The moral aesthetics of compulsory ultrasound viewing and the theological future of abortion
(2019) Studies in Christian Ethics, 32 (1), pp. 78-87.
By law, women seeking abortions in some US states must undergo compulsory ultrasound viewing. This article examines the moral significance of this practice, especially as understood by pro-life religious groups, in light of Foucault’s recently published lectures on ‘The Will to Know’ and the place of the aesthetic. How does the larger abortion-debate strategy of ‘showing’ and ‘seeing’ images—whether of living or dead fetuses—work as an aesthetic form of argument that intends to evoke a moral response in the absence of reason-giving? The article draws on recent, parallel debates regarding disgust before concluding with a theological response to the priority of will over knowledge and vision over action as commentary on the future of abortion debate and law, especially in the United States. © The Author(s) 2018.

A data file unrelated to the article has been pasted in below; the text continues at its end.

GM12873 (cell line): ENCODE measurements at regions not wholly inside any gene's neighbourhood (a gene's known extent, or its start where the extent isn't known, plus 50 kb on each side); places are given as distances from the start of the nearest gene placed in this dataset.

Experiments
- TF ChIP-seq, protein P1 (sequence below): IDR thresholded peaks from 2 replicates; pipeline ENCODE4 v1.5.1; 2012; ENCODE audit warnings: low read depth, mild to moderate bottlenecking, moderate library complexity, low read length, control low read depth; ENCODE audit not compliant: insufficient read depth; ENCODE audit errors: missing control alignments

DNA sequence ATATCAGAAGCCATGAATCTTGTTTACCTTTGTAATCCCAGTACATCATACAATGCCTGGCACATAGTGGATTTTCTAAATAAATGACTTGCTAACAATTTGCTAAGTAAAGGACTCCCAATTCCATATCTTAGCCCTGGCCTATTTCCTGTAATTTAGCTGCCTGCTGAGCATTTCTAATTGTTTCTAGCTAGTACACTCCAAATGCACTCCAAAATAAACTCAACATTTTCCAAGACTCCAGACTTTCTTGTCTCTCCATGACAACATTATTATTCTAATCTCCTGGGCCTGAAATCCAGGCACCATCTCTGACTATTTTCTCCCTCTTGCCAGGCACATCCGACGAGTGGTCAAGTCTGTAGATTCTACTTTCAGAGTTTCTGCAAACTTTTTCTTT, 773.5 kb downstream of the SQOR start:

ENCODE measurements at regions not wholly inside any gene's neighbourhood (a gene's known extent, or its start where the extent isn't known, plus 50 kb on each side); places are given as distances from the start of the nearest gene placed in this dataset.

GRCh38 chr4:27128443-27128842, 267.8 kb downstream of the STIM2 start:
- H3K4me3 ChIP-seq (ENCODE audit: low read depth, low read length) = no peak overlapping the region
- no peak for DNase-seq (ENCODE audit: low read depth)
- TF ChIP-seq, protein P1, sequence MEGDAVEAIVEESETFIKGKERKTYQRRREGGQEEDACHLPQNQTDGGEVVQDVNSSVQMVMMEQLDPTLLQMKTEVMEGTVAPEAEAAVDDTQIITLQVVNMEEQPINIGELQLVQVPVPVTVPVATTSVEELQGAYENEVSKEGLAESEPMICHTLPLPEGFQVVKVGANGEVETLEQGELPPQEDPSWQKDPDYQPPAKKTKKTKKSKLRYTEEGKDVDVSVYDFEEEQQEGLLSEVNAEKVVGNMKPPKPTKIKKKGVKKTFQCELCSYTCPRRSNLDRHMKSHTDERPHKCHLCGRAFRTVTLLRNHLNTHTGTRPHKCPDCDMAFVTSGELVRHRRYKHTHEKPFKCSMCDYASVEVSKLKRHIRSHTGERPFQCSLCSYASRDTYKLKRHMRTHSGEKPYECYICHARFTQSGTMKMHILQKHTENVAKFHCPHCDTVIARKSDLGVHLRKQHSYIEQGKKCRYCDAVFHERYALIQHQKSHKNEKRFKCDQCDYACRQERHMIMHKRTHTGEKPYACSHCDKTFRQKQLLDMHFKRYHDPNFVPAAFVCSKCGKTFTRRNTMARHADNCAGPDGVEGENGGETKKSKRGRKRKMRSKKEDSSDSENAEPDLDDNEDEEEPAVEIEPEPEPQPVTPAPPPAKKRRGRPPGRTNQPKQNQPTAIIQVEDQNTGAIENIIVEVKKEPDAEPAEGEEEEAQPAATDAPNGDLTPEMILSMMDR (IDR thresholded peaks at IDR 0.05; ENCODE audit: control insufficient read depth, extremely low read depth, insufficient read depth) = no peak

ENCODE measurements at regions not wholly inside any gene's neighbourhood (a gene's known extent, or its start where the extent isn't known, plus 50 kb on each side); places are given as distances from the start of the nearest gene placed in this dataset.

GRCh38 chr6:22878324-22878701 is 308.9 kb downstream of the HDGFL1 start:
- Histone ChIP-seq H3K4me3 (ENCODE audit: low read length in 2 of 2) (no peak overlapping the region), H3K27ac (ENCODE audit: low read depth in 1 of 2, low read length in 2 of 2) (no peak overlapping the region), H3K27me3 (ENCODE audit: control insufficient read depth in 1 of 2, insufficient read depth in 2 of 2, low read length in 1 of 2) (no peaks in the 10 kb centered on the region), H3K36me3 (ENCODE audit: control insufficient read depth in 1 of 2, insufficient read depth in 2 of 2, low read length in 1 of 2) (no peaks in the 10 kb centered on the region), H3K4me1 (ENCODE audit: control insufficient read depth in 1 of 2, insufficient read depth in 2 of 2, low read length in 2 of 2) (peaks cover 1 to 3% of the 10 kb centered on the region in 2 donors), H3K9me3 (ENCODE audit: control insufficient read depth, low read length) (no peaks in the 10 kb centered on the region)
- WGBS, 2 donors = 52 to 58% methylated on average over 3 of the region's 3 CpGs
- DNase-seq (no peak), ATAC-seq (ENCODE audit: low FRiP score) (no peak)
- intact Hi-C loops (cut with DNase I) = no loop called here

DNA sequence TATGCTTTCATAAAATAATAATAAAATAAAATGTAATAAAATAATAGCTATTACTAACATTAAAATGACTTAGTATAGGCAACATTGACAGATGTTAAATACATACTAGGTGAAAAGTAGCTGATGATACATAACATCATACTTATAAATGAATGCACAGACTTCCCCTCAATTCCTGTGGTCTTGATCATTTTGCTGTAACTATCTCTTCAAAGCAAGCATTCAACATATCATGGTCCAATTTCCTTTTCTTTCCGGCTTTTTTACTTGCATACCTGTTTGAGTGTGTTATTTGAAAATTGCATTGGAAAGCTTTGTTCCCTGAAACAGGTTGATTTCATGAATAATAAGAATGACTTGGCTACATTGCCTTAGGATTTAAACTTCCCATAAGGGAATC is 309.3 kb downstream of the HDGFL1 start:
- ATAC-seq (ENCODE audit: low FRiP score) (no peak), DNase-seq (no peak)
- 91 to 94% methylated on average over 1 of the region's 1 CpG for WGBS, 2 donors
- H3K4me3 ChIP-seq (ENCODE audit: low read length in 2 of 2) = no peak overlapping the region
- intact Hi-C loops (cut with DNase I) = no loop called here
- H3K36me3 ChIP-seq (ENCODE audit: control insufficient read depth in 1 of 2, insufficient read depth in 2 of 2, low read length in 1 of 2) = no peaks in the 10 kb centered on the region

Abortion; Disgust; Foucault; MacIntyre; Moral aesthetics; Visual bioethics